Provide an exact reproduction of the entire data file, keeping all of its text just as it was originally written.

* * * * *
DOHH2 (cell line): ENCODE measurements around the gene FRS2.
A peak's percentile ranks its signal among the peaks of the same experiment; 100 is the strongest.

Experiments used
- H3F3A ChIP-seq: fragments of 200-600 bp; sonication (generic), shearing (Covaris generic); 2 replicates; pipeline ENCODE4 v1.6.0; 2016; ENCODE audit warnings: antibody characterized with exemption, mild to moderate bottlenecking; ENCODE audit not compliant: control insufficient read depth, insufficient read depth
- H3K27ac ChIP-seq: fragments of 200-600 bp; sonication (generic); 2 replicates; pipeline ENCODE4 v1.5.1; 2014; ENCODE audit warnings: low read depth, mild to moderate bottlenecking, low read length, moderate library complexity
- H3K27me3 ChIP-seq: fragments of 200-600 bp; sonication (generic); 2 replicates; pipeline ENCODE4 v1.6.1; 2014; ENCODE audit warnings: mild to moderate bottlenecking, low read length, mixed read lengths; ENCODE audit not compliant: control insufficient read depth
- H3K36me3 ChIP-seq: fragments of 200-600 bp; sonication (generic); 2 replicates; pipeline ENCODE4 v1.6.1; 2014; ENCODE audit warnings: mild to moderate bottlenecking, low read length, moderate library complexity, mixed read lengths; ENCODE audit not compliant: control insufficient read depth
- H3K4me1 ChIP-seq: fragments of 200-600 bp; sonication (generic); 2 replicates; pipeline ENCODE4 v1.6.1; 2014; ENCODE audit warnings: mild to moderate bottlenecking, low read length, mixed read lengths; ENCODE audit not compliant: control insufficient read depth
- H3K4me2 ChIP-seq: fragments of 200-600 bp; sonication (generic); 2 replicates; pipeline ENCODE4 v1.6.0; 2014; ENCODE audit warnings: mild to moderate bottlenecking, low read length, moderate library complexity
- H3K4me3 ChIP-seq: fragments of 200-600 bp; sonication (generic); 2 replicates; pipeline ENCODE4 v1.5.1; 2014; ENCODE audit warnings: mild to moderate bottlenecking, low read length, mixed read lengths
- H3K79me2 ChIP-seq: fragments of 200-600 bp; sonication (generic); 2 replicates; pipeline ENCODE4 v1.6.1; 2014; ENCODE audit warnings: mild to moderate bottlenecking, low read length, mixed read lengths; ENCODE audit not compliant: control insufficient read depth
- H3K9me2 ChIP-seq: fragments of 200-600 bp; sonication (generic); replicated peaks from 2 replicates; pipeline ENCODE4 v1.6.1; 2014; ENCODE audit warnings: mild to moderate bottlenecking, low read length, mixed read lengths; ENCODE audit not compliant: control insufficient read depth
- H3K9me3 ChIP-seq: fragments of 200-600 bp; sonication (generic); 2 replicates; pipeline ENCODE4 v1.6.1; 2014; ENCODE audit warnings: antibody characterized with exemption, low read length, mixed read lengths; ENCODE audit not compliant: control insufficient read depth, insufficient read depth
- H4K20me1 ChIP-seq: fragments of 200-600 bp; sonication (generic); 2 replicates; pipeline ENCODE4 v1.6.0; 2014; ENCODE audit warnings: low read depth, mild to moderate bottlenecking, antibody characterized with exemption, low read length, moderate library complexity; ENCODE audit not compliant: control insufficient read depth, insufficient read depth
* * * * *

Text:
DOHH2 (cell line): ENCODE measurements around the gene FRS2.
A peak's percentile ranks its signal among the peaks of the same experiment; 100 is the strongest.

Experiments used
- H3F3A ChIP-seq: fragments of 200-600 bp; sonication (generic), shearing (Covaris generic); 2 replicates; pipeline ENCODE4 v1.6.0; 2016; ENCODE audit warnings: antibody characterized with exemption, mild to moderate bottlenecking; ENCODE audit not compliant: control insufficient read depth, insufficient read depth
- H3K27ac ChIP-seq: fragments of 200-600 bp; sonication (generic); 2 replicates; pipeline ENCODE4 v1.5.1; 2014; ENCODE audit warnings: low read depth, mild to moderate bottlenecking, low read length, moderate library complexity
- H3K27me3 ChIP-seq: fragments of 200-600 bp; sonication (generic); 2 replicates; pipeline ENCODE4 v1.6.1; 2014; ENCODE audit warnings: mild to moderate bottlenecking, low read length, mixed read lengths; ENCODE audit not compliant: control insufficient read depth
- H3K36me3 ChIP-seq: fragments of 200-600 bp; sonication (generic); 2 replicates; pipeline ENCODE4 v1.6.1; 2014; ENCODE audit warnings: mild to moderate bottlenecking, low read length, moderate library complexity, mixed read lengths; ENCODE audit not compliant: control insufficient read depth
- H3K4me1 ChIP-seq: fragments of 200-600 bp; sonication (generic); 2 replicates; pipeline ENCODE4 v1.6.1; 2014; ENCODE audit warnings: mild to moderate bottlenecking, low read length, mixed read lengths; ENCODE audit not compliant: control insufficient read depth
- H3K4me2 ChIP-seq: fragments of 200-600 bp; sonication (generic); 2 replicates; pipeline ENCODE4 v1.6.0; 2014; ENCODE audit warnings: mild to moderate bottlenecking, low read length, moderate library complexity
- H3K4me3 ChIP-seq: fragments of 200-600 bp; sonication (generic); 2 replicates; pipeline ENCODE4 v1.5.1; 2014; ENCODE audit warnings: mild to moderate bottlenecking, low read length, mixed read lengths
- H3K79me2 ChIP-seq: fragments of 200-600 bp; sonication (generic); 2 replicates; pipeline ENCODE4 v1.6.1; 2014; ENCODE audit warnings: mild to moderate bottlenecking, low read length, mixed read lengths; ENCODE audit not compliant: control insufficient read depth
- H3K9me2 ChIP-seq: fragments of 200-600 bp; sonication (generic); replicated peaks from 2 replicates; pipeline ENCODE4 v1.6.1; 2014; ENCODE audit warnings: mild to moderate bottlenecking, low read length, mixed read lengths; ENCODE audit not compliant: control insufficient read depth
- H3K9me3 ChIP-seq: fragments of 200-600 bp; sonication (generic); 2 replicates; pipeline ENCODE4 v1.6.1; 2014; ENCODE audit warnings: antibody characterized with exemption, low read length, mixed read lengths; ENCODE audit not compliant: control insufficient read depth, insufficient read depth
- H4K20me1 ChIP-seq: fragments of 200-600 bp; sonication (generic); 2 replicates; pipeline ENCODE4 v1.6.0; 2014; ENCODE audit warnings: low read depth, mild to moderate bottlenecking, antibody characterized with exemption, low read length, moderate library complexity; ENCODE audit not compliant: control insufficient read depth, insufficient read depth